As I’ve mentioned before, slow-cooking meat on the bone is a tradition for a reason. You need only taste some delicious BBQ ribs that have been on the smoker for 10+ hours or the juicy Thanksgiving turkey that Grandma has been basting all day.  So, why is it that meat tastes better when cooked this way?  Nutrients take time and moisture to be released.  When you overcook meat, it becomes tough because the fat, protein and sugar within the meat get fused during the heating process and destroy the nutrients, causing reactions between them that form carcinogens. You can avoid this by making sure your meat stays moisturized during cooking (basting, slow cooking, stews, pressure cooking).  The water molecules tenderize the tough proteins and keep them from fusing together. They also work at the connective tissue in the cartilage, skin, bone and ligaments to release molecules that help our joints and minerals like calcium, potassium, iron, etc.  The great taste comes from the itty bitty peptides that are formed as water molecules chop the proteins small enough to fit our taste buds.  Need one more reason to keep the skin on? The fat sits right underneath the skin in birds – fat gives us energy, helps our cells rebuild and allows us to absorb fat-soluble vitamins like A, D, E and K. This natural, healthy fat is different than sugar in that it doesn’t cause an insulin release (hello weight gain). However, it’s important that you buy organic meat; because pesticides on the plants animals eat accumulate in their fat, you need to buy organic to avoid these chemicals (and much more).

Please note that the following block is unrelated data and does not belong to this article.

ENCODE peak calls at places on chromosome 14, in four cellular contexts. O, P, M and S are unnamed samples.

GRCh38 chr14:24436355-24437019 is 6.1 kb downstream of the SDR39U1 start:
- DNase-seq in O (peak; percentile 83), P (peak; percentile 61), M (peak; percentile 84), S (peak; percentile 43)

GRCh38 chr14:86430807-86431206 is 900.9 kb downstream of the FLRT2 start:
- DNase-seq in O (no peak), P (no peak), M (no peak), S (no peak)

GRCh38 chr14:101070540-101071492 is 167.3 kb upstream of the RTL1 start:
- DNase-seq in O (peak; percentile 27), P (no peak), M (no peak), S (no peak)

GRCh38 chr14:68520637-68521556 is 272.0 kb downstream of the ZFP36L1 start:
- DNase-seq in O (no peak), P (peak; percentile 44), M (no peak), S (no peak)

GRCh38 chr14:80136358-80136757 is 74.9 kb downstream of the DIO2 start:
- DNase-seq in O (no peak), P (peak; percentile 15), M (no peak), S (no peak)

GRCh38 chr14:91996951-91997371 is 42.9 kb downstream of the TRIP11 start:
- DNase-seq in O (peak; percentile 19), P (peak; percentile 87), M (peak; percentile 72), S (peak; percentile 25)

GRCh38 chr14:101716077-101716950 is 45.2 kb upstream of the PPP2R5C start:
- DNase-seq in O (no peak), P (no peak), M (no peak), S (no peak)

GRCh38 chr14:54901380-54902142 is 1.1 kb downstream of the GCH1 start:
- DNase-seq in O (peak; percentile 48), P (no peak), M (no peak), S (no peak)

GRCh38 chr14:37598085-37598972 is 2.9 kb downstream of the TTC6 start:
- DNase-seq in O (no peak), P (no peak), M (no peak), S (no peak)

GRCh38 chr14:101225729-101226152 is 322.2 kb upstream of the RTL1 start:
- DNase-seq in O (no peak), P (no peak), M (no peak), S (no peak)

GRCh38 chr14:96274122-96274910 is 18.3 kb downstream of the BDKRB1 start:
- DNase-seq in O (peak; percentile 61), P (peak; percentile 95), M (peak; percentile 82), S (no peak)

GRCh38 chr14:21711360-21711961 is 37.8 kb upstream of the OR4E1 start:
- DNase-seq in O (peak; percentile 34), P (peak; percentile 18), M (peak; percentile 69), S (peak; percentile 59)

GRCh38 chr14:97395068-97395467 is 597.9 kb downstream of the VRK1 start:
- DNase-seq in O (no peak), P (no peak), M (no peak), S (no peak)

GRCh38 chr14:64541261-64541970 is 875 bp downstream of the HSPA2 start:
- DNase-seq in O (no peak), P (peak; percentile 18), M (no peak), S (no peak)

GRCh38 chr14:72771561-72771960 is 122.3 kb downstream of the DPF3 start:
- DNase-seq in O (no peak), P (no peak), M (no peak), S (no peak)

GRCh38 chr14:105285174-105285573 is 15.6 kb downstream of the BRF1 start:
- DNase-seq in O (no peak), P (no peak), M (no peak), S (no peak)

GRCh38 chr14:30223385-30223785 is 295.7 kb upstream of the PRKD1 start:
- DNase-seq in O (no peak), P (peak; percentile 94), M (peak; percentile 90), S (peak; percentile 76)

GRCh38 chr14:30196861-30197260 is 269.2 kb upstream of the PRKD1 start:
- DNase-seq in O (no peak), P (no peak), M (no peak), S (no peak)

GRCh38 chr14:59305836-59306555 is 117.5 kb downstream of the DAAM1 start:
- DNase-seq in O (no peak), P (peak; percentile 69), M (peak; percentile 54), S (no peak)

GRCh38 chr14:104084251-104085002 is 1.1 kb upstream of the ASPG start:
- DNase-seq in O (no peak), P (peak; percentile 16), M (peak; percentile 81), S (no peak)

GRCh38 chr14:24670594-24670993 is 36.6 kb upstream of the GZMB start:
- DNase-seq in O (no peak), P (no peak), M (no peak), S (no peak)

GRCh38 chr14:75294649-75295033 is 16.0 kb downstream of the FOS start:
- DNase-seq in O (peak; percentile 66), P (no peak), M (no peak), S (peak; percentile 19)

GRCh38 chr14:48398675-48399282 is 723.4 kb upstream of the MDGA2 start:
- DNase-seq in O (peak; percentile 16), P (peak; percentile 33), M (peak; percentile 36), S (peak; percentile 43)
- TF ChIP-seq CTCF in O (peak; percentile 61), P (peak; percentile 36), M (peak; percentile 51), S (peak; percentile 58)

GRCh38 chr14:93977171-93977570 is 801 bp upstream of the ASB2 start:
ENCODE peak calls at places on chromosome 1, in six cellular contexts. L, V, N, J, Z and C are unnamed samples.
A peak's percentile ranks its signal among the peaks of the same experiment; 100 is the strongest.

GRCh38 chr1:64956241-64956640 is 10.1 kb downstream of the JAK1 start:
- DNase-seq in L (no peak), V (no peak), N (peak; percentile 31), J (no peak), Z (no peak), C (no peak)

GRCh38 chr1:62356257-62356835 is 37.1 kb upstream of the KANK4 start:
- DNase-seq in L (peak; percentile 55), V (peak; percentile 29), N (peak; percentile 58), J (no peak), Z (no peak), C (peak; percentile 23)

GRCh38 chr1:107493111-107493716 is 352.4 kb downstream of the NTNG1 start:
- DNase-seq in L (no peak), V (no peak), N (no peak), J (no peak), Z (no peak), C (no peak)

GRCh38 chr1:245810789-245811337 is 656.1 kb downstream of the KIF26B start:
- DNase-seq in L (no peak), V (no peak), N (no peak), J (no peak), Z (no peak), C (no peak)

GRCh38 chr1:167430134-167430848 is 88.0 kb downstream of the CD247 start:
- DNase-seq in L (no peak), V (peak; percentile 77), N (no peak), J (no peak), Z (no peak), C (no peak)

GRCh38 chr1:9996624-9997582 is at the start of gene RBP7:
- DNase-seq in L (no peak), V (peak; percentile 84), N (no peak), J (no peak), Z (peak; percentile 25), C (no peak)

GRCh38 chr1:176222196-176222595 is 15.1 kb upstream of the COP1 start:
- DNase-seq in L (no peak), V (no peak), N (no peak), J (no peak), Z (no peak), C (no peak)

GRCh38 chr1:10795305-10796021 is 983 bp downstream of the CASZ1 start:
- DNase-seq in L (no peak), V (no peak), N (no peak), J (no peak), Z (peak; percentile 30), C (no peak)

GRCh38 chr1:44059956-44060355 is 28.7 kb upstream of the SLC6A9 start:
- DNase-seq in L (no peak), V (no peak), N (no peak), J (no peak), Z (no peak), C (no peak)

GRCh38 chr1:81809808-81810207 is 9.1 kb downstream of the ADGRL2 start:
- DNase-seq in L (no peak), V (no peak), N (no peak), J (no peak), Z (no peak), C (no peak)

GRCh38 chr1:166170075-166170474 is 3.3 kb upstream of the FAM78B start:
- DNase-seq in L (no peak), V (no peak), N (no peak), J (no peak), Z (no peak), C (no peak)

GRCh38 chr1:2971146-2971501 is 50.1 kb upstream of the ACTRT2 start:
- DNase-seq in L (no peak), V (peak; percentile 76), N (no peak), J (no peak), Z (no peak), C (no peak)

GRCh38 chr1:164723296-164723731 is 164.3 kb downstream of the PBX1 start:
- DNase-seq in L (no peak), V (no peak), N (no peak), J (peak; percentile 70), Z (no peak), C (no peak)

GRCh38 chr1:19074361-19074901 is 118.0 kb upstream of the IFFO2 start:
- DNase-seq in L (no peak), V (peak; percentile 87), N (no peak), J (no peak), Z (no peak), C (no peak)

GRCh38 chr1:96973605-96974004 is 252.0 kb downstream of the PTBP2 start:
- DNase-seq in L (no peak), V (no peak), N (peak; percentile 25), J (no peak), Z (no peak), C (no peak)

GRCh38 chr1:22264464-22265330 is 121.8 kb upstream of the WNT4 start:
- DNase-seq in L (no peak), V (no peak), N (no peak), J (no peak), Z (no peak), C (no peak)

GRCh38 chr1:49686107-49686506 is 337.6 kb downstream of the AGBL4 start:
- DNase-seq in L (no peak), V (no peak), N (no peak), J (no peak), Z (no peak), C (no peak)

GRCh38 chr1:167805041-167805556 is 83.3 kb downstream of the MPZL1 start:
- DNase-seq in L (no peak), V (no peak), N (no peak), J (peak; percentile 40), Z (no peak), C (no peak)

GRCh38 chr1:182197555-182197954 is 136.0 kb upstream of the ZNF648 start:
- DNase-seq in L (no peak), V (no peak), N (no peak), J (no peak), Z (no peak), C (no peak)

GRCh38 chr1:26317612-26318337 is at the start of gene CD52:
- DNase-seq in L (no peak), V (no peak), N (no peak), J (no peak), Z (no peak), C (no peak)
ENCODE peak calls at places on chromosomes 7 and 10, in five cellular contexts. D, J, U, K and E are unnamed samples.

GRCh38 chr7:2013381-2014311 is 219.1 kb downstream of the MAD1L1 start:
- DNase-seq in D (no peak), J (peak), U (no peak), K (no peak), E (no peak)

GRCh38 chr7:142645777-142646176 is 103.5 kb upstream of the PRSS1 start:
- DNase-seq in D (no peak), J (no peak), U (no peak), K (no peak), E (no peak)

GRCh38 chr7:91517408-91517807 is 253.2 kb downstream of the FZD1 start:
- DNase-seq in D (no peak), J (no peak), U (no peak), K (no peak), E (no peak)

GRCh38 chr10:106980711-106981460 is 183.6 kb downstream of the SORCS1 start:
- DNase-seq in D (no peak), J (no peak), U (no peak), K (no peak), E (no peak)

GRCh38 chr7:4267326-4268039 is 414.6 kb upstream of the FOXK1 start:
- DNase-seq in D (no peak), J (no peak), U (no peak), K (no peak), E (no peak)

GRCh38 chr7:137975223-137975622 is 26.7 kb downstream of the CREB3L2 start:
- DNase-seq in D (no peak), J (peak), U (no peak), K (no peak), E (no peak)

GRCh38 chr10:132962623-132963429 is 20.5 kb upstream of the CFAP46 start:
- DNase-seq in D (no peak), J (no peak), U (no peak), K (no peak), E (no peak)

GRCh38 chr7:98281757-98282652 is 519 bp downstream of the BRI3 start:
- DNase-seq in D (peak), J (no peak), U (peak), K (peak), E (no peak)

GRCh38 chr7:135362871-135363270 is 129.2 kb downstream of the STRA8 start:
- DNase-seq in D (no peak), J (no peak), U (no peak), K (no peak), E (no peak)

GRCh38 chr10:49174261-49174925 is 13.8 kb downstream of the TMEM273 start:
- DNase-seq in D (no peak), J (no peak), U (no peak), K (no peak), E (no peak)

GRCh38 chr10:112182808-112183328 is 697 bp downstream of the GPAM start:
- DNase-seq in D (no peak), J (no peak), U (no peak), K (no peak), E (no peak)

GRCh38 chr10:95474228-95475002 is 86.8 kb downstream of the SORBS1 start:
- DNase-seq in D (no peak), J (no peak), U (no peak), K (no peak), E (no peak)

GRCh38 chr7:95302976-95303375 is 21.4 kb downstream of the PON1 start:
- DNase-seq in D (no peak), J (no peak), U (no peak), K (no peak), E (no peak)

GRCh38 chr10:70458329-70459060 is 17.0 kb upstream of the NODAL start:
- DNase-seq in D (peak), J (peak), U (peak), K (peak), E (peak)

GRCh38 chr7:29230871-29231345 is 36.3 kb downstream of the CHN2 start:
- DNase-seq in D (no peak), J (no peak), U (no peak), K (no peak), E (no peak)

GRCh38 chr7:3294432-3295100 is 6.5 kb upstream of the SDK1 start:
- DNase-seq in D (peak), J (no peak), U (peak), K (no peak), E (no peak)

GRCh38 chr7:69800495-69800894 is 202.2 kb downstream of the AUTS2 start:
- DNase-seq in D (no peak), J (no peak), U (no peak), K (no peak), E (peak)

Each week, I buy a whole, organic chicken (remove and save giblets).  I usually season with salt and pepper and some fresh herbs, but you can find recipes online for adding other ingredients for different flavors.

Seasoned raw chicken in crockpot